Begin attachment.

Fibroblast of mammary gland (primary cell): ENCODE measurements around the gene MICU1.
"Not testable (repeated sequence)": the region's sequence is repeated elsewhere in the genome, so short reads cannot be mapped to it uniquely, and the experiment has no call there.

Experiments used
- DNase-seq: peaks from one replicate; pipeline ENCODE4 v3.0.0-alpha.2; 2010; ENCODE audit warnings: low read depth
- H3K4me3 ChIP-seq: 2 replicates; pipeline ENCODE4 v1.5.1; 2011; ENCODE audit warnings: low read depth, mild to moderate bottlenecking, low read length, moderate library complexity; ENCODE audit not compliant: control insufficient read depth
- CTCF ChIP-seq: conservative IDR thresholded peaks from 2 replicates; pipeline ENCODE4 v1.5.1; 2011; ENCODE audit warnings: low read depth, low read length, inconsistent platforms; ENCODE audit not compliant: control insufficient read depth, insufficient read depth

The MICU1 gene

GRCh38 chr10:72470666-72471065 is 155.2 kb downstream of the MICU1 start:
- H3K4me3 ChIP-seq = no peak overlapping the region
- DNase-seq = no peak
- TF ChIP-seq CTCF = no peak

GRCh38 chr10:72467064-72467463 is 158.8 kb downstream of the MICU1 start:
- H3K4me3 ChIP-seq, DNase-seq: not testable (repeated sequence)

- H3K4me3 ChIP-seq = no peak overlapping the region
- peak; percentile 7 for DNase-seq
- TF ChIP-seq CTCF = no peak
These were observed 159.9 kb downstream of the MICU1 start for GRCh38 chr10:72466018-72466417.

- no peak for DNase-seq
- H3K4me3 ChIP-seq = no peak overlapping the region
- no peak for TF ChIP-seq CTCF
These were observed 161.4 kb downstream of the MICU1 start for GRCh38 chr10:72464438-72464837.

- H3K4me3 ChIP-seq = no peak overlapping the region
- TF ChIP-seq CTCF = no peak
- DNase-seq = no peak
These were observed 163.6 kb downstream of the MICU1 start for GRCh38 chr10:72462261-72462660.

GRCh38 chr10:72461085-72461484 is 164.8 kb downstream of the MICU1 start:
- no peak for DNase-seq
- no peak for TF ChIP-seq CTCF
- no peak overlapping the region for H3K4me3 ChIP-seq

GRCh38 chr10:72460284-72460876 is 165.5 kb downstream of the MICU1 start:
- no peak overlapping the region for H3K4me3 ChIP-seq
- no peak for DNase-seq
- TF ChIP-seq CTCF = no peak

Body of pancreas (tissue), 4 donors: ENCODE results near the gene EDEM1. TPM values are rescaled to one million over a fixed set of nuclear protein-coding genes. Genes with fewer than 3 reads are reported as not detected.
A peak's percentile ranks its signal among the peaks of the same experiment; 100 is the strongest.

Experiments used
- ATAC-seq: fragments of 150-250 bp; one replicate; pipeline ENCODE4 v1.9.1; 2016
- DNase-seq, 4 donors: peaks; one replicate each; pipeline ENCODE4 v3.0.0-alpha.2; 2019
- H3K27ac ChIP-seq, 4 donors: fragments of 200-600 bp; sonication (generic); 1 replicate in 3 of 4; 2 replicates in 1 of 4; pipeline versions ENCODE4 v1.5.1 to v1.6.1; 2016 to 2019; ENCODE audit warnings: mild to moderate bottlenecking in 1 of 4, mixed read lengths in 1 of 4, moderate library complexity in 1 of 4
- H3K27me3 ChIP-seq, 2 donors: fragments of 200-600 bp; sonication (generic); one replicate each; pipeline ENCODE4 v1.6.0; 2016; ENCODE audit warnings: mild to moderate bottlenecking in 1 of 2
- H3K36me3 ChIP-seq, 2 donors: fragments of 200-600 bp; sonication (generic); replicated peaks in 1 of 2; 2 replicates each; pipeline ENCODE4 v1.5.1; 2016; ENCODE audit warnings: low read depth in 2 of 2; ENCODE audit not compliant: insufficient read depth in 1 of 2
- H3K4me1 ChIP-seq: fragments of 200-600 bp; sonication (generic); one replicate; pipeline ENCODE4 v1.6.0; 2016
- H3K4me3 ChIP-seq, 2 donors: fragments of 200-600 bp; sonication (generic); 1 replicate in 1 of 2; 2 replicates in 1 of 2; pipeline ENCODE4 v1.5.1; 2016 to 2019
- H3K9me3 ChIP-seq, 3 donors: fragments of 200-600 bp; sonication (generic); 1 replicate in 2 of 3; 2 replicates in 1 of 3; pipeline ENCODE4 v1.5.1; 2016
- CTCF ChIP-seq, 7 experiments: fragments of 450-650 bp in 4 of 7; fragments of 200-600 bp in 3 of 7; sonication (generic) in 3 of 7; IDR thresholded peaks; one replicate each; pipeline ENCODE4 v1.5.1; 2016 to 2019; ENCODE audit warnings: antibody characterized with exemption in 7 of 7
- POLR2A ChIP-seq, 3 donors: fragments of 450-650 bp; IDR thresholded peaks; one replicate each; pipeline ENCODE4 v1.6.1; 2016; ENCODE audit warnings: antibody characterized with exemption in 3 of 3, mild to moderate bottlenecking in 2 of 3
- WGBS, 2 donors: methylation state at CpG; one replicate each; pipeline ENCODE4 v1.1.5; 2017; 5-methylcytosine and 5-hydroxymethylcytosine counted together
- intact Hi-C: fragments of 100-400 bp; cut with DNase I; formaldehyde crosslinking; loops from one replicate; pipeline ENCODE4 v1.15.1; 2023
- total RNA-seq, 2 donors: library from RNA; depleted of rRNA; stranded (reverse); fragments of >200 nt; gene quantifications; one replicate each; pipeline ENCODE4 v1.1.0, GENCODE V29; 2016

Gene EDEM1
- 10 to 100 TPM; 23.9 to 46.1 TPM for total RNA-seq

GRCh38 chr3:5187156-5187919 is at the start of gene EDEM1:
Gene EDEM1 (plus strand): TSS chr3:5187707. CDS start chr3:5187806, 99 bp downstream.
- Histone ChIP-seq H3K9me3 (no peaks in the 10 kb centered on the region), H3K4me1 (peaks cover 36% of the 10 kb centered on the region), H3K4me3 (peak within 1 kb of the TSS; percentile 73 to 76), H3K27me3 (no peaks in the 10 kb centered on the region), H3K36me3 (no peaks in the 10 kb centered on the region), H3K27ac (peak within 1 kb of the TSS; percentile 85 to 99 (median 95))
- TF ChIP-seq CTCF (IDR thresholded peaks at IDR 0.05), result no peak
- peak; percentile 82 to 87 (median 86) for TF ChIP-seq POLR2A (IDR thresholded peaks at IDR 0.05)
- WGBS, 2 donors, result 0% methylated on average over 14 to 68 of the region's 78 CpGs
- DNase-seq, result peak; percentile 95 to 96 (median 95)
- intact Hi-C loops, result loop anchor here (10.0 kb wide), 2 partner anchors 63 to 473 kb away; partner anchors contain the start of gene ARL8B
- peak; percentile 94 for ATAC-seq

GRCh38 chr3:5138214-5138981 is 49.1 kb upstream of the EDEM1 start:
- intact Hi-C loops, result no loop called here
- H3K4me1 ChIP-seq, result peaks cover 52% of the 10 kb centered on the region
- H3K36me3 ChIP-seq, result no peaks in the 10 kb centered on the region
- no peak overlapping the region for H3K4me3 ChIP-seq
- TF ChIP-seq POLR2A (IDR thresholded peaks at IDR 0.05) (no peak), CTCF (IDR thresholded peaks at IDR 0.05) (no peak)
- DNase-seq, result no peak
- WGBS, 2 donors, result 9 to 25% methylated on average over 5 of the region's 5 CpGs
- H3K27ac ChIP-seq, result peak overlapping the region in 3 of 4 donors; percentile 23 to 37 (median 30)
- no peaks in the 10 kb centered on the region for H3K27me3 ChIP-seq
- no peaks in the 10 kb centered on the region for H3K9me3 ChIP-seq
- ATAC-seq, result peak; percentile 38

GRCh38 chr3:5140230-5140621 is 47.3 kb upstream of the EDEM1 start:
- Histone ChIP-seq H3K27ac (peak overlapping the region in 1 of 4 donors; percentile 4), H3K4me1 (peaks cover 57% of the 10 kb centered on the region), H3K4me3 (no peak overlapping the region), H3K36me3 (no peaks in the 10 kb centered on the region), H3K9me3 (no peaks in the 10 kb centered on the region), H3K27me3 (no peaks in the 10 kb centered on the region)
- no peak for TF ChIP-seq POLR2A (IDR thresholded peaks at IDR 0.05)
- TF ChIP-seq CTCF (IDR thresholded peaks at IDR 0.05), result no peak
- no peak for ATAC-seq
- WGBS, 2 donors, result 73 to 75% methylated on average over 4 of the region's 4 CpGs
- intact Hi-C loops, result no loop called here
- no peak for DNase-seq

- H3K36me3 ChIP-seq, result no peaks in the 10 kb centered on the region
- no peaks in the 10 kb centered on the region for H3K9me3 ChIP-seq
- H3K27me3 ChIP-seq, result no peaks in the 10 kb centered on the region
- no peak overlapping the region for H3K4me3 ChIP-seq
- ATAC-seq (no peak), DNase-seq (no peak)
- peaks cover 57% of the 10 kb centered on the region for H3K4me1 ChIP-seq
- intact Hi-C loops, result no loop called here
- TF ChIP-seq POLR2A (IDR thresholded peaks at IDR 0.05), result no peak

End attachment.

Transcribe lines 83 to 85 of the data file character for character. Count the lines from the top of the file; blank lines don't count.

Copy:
- H3K27me3 ChIP-seq, result no peaks in the 10 kb centered on the region
- no peak overlapping the region for H3K4me3 ChIP-seq
- ATAC-seq (no peak), DNase-seq (no peak)